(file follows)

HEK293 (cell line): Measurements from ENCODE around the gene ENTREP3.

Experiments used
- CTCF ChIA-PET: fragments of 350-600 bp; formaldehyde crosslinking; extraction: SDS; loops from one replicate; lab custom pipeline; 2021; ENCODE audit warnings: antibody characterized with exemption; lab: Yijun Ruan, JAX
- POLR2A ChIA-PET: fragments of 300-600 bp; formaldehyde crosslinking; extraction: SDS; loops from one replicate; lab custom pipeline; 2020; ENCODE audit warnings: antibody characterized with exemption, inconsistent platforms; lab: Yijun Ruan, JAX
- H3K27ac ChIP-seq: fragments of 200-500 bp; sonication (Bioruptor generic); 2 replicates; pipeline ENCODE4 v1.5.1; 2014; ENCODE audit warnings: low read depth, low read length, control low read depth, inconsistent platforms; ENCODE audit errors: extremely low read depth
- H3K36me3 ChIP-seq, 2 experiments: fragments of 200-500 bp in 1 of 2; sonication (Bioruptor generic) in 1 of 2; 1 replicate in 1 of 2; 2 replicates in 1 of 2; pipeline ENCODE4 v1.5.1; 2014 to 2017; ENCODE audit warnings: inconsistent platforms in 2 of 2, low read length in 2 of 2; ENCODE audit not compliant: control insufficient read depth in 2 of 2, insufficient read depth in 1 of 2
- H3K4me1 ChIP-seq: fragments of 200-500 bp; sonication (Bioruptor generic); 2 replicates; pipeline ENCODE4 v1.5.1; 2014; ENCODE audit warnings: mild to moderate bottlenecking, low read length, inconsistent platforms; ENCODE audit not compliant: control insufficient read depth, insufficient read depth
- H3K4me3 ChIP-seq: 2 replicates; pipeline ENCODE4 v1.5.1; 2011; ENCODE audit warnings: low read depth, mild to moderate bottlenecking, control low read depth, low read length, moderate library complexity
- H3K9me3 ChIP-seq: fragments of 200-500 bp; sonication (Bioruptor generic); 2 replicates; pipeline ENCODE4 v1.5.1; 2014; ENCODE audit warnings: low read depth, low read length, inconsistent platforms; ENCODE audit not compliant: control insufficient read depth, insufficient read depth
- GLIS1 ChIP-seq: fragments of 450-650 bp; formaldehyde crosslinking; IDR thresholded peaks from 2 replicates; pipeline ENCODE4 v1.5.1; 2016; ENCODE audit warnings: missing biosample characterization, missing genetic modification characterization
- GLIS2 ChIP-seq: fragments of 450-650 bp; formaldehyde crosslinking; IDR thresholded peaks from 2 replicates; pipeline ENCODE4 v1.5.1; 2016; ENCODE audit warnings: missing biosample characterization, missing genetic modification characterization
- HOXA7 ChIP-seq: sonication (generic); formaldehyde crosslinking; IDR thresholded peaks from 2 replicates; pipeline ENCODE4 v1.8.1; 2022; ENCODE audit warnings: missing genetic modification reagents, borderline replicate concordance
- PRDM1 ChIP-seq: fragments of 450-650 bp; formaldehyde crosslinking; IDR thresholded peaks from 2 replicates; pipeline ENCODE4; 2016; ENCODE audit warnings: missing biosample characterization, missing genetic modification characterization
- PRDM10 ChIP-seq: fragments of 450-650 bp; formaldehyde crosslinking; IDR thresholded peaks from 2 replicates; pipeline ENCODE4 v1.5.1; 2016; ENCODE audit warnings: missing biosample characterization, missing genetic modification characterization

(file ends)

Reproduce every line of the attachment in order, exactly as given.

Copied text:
HEK293 (cell line): Measurements from ENCODE around the gene ENTREP3.

Experiments used
- CTCF ChIA-PET: fragments of 350-600 bp; formaldehyde crosslinking; extraction: SDS; loops from one replicate; lab custom pipeline; 2021; ENCODE audit warnings: antibody characterized with exemption; lab: Yijun Ruan, JAX
- POLR2A ChIA-PET: fragments of 300-600 bp; formaldehyde crosslinking; extraction: SDS; loops from one replicate; lab custom pipeline; 2020; ENCODE audit warnings: antibody characterized with exemption, inconsistent platforms; lab: Yijun Ruan, JAX
- H3K27ac ChIP-seq: fragments of 200-500 bp; sonication (Bioruptor generic); 2 replicates; pipeline ENCODE4 v1.5.1; 2014; ENCODE audit warnings: low read depth, low read length, control low read depth, inconsistent platforms; ENCODE audit errors: extremely low read depth
- H3K36me3 ChIP-seq, 2 experiments: fragments of 200-500 bp in 1 of 2; sonication (Bioruptor generic) in 1 of 2; 1 replicate in 1 of 2; 2 replicates in 1 of 2; pipeline ENCODE4 v1.5.1; 2014 to 2017; ENCODE audit warnings: inconsistent platforms in 2 of 2, low read length in 2 of 2; ENCODE audit not compliant: control insufficient read depth in 2 of 2, insufficient read depth in 1 of 2
- H3K4me1 ChIP-seq: fragments of 200-500 bp; sonication (Bioruptor generic); 2 replicates; pipeline ENCODE4 v1.5.1; 2014; ENCODE audit warnings: mild to moderate bottlenecking, low read length, inconsistent platforms; ENCODE audit not compliant: control insufficient read depth, insufficient read depth
- H3K4me3 ChIP-seq: 2 replicates; pipeline ENCODE4 v1.5.1; 2011; ENCODE audit warnings: low read depth, mild to moderate bottlenecking, control low read depth, low read length, moderate library complexity
- H3K9me3 ChIP-seq: fragments of 200-500 bp; sonication (Bioruptor generic); 2 replicates; pipeline ENCODE4 v1.5.1; 2014; ENCODE audit warnings: low read depth, low read length, inconsistent platforms; ENCODE audit not compliant: control insufficient read depth, insufficient read depth
- GLIS1 ChIP-seq: fragments of 450-650 bp; formaldehyde crosslinking; IDR thresholded peaks from 2 replicates; pipeline ENCODE4 v1.5.1; 2016; ENCODE audit warnings: missing biosample characterization, missing genetic modification characterization
- GLIS2 ChIP-seq: fragments of 450-650 bp; formaldehyde crosslinking; IDR thresholded peaks from 2 replicates; pipeline ENCODE4 v1.5.1; 2016; ENCODE audit warnings: missing biosample characterization, missing genetic modification characterization
- HOXA7 ChIP-seq: sonication (generic); formaldehyde crosslinking; IDR thresholded peaks from 2 replicates; pipeline ENCODE4 v1.8.1; 2022; ENCODE audit warnings: missing genetic modification reagents, borderline replicate concordance
- PRDM1 ChIP-seq: fragments of 450-650 bp; formaldehyde crosslinking; IDR thresholded peaks from 2 replicates; pipeline ENCODE4; 2016; ENCODE audit warnings: missing biosample characterization, missing genetic modification characterization
- PRDM10 ChIP-seq: fragments of 450-650 bp; formaldehyde crosslinking; IDR thresholded peaks from 2 replicates; pipeline ENCODE4 v1.5.1; 2016; ENCODE audit warnings: missing biosample characterization, missing genetic modification characterization